Hoyer expands fleet with safe and low-emission vehicles

Global logistics company Hoyer GmbH Internationale Fachspedition, headquartered in Hamburg, Germany, is investing in its vehicle fleet by acquiring 34 new Iveco trucks for its Chemilog business unit. These are all fitted out with extensive driver assistance systems.

A trial run is also being given to a vehicle that runs on liquefied natural gas (LNG). In this way, the company is clearly acknowledging its responsibility towards its employees and the environment.

All of the vehicles ordered from the long-standing partner, the international utility vehicle manufacturer Iveco, have a lane departure warning system, adaptive cruise control with integrated emergency brake function, an alertness assistant and sensor-operated fifth-wheel coupling. The new technology is aimed at reducing significantly the number of rear-end collisions and unintentional changes of lane. In addition, all of the new vehicles have a navigation system and an engine-independent air conditioning system.

“We are hoping on the one hand to achieve an appreciable improvement in road safety, and on the other to increase significantly the satisfaction of our drivers,” says Dr Roland Pütz, director of the Chemilog business unit at Hoyer.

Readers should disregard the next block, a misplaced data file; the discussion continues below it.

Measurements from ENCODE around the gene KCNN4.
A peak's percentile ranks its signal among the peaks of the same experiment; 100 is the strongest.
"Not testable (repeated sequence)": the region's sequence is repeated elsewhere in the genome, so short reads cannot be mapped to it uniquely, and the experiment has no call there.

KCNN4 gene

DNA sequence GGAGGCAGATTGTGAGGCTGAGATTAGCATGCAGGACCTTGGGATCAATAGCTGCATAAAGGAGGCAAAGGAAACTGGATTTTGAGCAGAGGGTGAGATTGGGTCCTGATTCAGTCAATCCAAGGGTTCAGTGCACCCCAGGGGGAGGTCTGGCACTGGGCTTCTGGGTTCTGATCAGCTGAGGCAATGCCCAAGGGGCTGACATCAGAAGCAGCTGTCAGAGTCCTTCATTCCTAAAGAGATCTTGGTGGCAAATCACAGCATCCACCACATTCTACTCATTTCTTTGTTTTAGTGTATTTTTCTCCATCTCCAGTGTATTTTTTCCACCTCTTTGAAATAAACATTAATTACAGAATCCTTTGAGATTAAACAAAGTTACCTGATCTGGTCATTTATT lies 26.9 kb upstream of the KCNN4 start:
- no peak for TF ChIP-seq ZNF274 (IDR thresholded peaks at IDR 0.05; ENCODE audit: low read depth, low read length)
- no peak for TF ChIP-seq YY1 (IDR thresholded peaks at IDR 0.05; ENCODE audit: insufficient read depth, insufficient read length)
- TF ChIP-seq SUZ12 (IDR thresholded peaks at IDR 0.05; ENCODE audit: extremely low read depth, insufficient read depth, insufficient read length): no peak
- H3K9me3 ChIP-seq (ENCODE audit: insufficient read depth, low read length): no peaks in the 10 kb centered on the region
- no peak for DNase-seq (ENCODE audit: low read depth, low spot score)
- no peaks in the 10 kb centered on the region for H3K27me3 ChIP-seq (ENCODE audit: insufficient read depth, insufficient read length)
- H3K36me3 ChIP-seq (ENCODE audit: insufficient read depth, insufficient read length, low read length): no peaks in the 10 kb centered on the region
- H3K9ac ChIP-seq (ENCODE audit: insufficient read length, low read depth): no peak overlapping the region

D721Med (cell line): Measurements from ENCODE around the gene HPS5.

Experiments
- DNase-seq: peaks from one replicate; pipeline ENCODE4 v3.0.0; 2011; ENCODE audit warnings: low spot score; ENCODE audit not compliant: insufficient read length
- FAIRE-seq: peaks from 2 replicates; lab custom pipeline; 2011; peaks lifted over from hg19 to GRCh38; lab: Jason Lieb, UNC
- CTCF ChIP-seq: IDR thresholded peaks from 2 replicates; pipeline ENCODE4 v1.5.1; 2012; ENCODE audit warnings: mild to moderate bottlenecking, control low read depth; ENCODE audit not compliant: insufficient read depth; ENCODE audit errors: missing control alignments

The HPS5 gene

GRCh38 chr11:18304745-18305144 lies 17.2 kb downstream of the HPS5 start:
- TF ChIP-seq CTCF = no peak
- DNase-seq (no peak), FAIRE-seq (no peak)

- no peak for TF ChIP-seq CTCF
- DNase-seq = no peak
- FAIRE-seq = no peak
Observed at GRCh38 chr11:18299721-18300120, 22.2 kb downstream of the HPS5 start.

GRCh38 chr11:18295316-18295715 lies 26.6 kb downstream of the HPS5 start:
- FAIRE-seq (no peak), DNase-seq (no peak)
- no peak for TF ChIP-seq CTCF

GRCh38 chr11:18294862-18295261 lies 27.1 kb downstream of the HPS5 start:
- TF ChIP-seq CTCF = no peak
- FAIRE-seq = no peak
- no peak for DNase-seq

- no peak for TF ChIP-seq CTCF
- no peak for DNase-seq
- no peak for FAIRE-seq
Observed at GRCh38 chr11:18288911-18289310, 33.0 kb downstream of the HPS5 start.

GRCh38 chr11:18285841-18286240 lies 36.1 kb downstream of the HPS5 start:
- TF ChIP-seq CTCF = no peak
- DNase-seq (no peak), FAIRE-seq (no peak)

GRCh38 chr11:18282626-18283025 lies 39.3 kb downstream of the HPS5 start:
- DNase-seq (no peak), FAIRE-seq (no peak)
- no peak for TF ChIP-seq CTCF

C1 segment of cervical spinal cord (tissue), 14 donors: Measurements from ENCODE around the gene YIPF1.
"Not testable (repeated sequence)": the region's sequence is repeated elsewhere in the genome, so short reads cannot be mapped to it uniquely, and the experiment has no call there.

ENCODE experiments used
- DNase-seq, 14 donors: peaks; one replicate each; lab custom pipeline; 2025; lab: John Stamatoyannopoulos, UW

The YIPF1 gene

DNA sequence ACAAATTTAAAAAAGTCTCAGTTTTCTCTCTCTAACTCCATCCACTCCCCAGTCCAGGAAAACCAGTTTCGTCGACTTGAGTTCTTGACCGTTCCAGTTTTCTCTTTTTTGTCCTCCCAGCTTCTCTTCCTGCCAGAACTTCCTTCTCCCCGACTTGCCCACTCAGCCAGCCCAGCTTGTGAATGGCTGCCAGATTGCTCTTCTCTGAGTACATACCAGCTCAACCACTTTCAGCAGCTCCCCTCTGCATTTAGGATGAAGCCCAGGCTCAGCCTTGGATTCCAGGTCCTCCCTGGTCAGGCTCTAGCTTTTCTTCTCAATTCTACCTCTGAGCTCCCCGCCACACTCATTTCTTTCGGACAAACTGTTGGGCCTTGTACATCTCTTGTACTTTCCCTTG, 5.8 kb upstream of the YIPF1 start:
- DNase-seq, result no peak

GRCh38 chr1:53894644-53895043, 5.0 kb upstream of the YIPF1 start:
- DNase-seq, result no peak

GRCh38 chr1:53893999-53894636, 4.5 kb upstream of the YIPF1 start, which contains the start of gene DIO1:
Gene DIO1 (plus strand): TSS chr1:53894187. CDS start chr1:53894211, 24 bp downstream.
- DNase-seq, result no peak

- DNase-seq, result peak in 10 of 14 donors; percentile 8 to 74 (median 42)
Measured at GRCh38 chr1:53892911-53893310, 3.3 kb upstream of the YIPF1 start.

Twenty-seven of the new trucks will be used on long-distance routes, while seven trucks have a super-light design and are suitable for a vehicle load capacity of 30 tonnes or more. The investment volume for these state-of-the-art vehicles is 2.6 million euros.

Hoyer is also entering the test phase with its first LNG vehicle, likewise constructed by Iveco. While conventional tucks operate on diesel fuel, LNG vehicles run on liquefied natural gas--and consequently with substantially lower emissions. The first operations will commence in short-distance applications, bearing in mind Europe’s still sketchy filling station network for refueling with natural gas.

“In the light of the existing environmental standards, the procurement of additional LNG-operated vehicles for chemicals logistics at Hoyer will come into consideration as soon as blanket-coverage refuelling is possible in Europe,” says Dr Pütz. “From the pilot operations we are already expecting to receive insights regarding, for example, driveability, range, and consumption, and are thereby preparing for future purchasing decisions.”

The Hamburg-based logistics firm also will use the findings from its trial run to help its long-standing supplier Iveco with the latter’s approval for hazardous goods transportation with the newly developed natural-gas-fueled vehicles--which is anticipated before the end of this year. This means that Hoyer is coming closer to its own declared objective of reducing the CO2 proportion per tonne kilometre by a total of 25% by 2020.

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